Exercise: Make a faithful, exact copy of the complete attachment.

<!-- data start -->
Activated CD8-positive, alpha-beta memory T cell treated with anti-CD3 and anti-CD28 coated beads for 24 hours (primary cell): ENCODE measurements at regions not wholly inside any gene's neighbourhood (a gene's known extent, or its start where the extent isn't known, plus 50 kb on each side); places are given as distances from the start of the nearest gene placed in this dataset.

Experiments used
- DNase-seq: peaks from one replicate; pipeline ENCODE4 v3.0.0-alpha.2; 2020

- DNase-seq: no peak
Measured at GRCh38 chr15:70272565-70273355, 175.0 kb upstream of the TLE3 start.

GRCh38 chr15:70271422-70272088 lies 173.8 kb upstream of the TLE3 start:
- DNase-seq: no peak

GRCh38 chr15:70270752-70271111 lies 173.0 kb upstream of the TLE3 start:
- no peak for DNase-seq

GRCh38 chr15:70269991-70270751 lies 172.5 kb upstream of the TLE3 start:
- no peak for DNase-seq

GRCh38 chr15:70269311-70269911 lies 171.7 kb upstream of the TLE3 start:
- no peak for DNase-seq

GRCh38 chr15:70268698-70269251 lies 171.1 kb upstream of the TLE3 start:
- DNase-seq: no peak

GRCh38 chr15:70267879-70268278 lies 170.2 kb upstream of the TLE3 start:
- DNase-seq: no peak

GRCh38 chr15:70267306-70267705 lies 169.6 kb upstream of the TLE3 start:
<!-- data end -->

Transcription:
Activated CD8-positive, alpha-beta memory T cell treated with anti-CD3 and anti-CD28 coated beads for 24 hours (primary cell): ENCODE measurements at regions not wholly inside any gene's neighbourhood (a gene's known extent, or its start where the extent isn't known, plus 50 kb on each side); places are given as distances from the start of the nearest gene placed in this dataset.

Experiments used
- DNase-seq: peaks from one replicate; pipeline ENCODE4 v3.0.0-alpha.2; 2020

- DNase-seq: no peak
Measured at GRCh38 chr15:70272565-70273355, 175.0 kb upstream of the TLE3 start.

GRCh38 chr15:70271422-70272088 lies 173.8 kb upstream of the TLE3 start:
- DNase-seq: no peak

GRCh38 chr15:70270752-70271111 lies 173.0 kb upstream of the TLE3 start:
- no peak for DNase-seq

GRCh38 chr15:70269991-70270751 lies 172.5 kb upstream of the TLE3 start:
- no peak for DNase-seq

GRCh38 chr15:70269311-70269911 lies 171.7 kb upstream of the TLE3 start:
- no peak for DNase-seq

GRCh38 chr15:70268698-70269251 lies 171.1 kb upstream of the TLE3 start:
- DNase-seq: no peak

GRCh38 chr15:70267879-70268278 lies 170.2 kb upstream of the TLE3 start:
- DNase-seq: no peak

GRCh38 chr15:70267306-70267705 lies 169.6 kb upstream of the TLE3 start: